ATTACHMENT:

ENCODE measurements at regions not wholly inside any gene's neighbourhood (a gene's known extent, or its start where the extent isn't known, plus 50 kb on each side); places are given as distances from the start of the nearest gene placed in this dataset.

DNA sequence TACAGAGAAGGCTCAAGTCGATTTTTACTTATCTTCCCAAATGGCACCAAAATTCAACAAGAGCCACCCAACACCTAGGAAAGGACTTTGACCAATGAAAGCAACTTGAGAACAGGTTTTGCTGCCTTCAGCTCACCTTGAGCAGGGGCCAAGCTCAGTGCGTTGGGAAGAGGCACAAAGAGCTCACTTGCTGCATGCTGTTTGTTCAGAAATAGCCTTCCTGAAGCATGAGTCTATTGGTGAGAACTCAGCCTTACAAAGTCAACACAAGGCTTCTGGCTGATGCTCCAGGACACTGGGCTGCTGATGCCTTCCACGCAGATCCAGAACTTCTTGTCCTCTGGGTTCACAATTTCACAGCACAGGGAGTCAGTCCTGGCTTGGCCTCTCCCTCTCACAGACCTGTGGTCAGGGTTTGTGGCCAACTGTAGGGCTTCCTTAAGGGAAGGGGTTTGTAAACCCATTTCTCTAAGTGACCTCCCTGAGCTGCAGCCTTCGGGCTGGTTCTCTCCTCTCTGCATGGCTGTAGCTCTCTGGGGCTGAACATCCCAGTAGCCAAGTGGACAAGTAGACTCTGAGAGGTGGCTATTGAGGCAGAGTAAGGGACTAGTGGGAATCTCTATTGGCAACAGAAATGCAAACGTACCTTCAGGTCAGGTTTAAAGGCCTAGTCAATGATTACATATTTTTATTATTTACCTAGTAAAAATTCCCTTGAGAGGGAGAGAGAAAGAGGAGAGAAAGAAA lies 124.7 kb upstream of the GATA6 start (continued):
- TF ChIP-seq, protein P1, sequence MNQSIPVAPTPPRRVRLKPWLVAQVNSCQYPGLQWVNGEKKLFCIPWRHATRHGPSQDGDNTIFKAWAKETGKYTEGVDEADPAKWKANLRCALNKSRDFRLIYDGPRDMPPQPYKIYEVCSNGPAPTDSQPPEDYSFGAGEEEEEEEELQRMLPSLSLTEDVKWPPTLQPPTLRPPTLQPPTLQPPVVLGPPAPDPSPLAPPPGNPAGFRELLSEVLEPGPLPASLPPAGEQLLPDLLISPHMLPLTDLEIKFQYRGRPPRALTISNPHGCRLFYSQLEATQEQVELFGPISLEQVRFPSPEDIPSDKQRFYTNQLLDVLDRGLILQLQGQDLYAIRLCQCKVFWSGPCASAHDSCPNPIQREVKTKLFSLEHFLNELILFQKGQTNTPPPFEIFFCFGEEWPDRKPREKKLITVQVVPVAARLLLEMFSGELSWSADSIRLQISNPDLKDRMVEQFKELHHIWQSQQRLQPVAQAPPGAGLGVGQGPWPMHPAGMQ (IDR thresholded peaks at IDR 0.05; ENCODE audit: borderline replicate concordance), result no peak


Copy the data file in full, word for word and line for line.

ENCODE measurements at regions not wholly inside any gene's neighbourhood (a gene's known extent, or its start where the extent isn't known, plus 50 kb on each side); places are given as distances from the start of the nearest gene placed in this dataset.

DNA sequence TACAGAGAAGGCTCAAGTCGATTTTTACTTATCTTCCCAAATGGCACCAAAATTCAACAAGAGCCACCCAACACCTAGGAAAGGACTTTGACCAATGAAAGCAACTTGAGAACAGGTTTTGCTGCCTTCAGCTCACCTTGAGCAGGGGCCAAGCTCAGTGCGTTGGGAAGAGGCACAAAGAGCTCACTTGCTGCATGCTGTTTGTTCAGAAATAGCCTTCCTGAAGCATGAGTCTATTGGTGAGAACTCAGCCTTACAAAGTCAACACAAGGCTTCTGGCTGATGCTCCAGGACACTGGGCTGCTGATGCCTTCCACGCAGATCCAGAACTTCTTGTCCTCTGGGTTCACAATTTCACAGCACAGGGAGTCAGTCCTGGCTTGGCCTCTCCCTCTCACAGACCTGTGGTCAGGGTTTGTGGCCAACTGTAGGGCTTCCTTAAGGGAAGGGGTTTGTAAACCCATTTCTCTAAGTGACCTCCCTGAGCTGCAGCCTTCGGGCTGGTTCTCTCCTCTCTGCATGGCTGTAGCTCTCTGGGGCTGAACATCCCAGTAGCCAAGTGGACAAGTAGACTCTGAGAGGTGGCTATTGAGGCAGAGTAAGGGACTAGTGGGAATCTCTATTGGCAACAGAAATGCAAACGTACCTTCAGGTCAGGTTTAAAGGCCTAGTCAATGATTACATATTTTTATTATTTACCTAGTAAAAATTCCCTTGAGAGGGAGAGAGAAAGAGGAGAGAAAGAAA lies 124.7 kb upstream of the GATA6 start (continued):
- TF ChIP-seq, protein P1, sequence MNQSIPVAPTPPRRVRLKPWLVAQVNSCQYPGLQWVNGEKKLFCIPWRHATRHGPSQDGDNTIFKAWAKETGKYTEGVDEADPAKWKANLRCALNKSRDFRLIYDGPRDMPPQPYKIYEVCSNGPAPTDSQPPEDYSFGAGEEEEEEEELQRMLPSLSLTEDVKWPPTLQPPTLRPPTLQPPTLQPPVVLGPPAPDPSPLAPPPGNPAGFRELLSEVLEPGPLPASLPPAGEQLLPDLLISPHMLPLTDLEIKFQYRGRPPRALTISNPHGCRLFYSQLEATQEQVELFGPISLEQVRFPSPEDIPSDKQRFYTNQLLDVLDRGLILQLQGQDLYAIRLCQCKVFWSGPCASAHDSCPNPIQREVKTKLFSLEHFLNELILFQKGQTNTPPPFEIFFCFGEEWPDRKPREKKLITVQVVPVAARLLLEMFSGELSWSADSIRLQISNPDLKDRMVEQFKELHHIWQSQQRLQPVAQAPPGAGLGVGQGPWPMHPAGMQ (IDR thresholded peaks at IDR 0.05; ENCODE audit: borderline replicate concordance), result no peak